June 2013
Volume 54, Issue 15
ARVO Annual Meeting Abstract  |   June 2013
Dexamethasone Intravitreal Implant at the Time of Cataract Surgery in Patients with Diabetic Macular Edema
Author Affiliations & Notes
  • Elena Gusson
    Ophthalmology, Verona University of Medicine, Verona, Italy
  • Giacomo Panozzo
    Ophthalmology, Bussolengo Public Hospital, Verona, Italy
  • Stefano Casati
    Ophthalmology, Verona University of Medicine, Verona, Italy
  • Footnotes
    Commercial Relationships Elena Gusson, None; Giacomo Panozzo, None; Stefano Casati, None
  • Footnotes
    Support None
Investigative Ophthalmology & Visual Science June 2013, Vol.54, 2384. doi:
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      Elena Gusson, Giacomo Panozzo, Stefano Casati; Dexamethasone Intravitreal Implant at the Time of Cataract Surgery in Patients with Diabetic Macular Edema. Invest. Ophthalmol. Vis. Sci. 2013;54(15):2384.

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      © ARVO (1962-2015); The Authors (2016-present)

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Purpose: It is well known that the presence of chronic and persistent diabetic macular edema (DME) can vanish the visual benefits of phacoemulsification (PE) in these patients. Nevertheless cataract extraction can be necessary both to maintain residual visual function and for a correct follow up of retinopathy. The use of dexamethasone intravitreal implant (Dex-I) at the time of surgery has an elevate rationale in these patients due to its combined high anti-inflammatory and anti-VEGF properties together with its long lasting effect and absence of systemic side effects. We here report the functional and anatomic results of a combined surgical procedure of Dex-I and PE in 7 patients with cataract and chronic DME followed for six months after surgery.

Methods: Seven consecutive type-2 diabetic patients with cystoid chronic DME and advanced nuclear cataract (N3-5 at LOCS-III chart) underwent PE. Dex-I was injected as the first surgical maneuver and than PE and IOL implantation proceeded as usual. Postop topical therapy for the first month included combined steroid/antibiotic and combined acetazolamide/β-blocker eye drops. Follow up visits were scheduled at one week and than monthly for 6 months. We measured variations in foveal thickness (FT) at SD-OCT, changes in ETDRS-visual acuity (VA) and in intraocular pressure (IOP).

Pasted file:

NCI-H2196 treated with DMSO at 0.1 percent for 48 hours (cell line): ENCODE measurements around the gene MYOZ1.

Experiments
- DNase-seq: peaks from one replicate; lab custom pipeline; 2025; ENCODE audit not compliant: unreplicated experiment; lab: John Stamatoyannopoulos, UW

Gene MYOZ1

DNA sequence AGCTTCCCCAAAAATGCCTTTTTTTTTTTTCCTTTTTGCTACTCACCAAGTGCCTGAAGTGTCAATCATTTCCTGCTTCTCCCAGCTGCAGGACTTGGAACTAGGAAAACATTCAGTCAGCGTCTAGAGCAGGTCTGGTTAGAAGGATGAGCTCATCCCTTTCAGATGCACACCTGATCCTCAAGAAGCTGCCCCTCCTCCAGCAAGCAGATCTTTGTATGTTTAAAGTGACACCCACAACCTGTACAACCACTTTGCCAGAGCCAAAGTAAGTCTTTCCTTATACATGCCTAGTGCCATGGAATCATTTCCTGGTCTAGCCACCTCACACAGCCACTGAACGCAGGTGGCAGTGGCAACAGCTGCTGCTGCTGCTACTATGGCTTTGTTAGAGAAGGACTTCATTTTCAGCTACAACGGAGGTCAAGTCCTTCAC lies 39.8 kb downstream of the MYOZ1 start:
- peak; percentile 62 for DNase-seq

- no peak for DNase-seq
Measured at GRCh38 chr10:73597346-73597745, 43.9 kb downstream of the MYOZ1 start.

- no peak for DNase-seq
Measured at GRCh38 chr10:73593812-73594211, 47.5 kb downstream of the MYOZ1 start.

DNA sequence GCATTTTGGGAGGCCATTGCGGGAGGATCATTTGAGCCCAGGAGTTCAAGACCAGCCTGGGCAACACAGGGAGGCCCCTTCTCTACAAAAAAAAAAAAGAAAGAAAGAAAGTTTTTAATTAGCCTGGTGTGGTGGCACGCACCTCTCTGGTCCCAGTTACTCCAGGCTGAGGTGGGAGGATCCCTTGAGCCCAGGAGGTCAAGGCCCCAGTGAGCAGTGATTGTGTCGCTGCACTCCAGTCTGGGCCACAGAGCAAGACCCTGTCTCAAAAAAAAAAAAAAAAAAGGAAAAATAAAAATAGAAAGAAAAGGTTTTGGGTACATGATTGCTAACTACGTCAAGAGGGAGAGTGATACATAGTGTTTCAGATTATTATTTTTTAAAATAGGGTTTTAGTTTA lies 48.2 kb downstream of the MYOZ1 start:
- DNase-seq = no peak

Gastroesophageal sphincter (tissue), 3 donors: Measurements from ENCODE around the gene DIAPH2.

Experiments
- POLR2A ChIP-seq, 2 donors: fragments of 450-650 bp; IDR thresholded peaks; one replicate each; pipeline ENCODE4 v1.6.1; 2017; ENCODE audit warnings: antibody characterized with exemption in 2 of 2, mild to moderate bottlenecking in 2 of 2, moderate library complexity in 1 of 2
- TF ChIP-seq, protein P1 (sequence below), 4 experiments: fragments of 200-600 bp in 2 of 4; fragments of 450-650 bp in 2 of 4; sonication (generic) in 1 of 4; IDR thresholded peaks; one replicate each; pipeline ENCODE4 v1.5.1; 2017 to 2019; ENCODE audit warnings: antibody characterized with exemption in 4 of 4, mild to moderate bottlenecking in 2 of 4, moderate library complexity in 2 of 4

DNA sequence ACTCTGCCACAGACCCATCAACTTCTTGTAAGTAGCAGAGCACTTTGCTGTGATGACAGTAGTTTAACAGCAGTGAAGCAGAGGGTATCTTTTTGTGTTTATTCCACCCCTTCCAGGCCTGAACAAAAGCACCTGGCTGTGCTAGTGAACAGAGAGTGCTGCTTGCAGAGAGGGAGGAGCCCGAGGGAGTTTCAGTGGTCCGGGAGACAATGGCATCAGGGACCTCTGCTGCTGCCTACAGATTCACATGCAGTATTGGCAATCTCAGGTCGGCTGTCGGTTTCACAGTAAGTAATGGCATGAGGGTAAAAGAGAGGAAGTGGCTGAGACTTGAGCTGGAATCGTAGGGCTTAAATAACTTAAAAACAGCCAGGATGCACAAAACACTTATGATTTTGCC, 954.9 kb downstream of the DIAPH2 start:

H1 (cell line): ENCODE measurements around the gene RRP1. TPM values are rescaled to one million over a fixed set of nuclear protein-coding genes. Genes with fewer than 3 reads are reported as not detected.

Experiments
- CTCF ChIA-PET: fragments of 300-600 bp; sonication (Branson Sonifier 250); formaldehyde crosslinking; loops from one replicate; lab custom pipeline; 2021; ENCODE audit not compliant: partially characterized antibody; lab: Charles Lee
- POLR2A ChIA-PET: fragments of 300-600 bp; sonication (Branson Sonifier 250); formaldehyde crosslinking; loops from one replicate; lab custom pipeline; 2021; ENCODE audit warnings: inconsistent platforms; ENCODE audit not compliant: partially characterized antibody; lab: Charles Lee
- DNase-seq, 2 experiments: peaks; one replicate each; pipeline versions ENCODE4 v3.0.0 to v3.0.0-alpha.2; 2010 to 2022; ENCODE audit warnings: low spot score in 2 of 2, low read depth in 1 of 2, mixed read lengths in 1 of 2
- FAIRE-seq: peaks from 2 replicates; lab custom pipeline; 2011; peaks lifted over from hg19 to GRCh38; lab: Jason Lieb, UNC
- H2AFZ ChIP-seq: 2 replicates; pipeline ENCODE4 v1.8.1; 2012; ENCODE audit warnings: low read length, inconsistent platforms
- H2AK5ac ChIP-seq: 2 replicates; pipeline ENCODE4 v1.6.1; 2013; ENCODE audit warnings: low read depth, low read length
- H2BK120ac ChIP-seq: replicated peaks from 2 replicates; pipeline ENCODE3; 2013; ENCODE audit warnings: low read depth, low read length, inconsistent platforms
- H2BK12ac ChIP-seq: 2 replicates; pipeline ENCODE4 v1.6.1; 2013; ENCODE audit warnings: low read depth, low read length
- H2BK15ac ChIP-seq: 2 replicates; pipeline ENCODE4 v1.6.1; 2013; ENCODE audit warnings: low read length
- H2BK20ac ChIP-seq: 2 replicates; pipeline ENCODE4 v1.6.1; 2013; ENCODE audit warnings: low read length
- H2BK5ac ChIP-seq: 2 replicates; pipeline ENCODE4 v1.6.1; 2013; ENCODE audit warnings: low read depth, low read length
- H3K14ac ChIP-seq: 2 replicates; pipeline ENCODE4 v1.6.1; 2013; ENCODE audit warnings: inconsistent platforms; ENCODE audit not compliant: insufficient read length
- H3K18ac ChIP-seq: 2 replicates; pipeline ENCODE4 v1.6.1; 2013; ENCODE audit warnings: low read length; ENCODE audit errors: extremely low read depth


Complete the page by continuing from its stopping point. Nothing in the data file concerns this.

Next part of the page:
Results: Mean preop FT was 344μ (range 278-489), preop visual acuity was 18 letters (range 5-26) and mean IOP 17mmHg (range 14-19). Mean preop glicated haemoglobin (HbA1c) was 7.2% (range 6.2-9.8). no complications were registered during or after the surgical procedure. During follow up, mean FT decreased by 122μ (range 81-213) at 1W, 137μ (76-198) at M1, remained unchanged at M2/M3 and than at M4 the gain reduced to 56μ (12-109) to progressively return to preop values at M5 and M6 (final mean FT 356μ). Mean VA change was +5 letters at 1W (range -1/+13), +8 (range +2/+12) at 1M, +11/13 (range +1/+16) at M2-3-4-5, and +9 (range +3/+8) at M6. IOP remained <23mmHg in all patients (hypotensive eye drops maintained until M6 in 3 patients).

Conclusions: In this small case series, Dex-I avoided worsening of chronic DME after cataract extraction and also improved foveal thickness for up to 4-5 months. Dex-I appears to be a good surgical adjuvant in these cases, but larger studies are necessary to confirm these data.

Keywords: 505 edema • 445 cataract • 487 corticosteroids  

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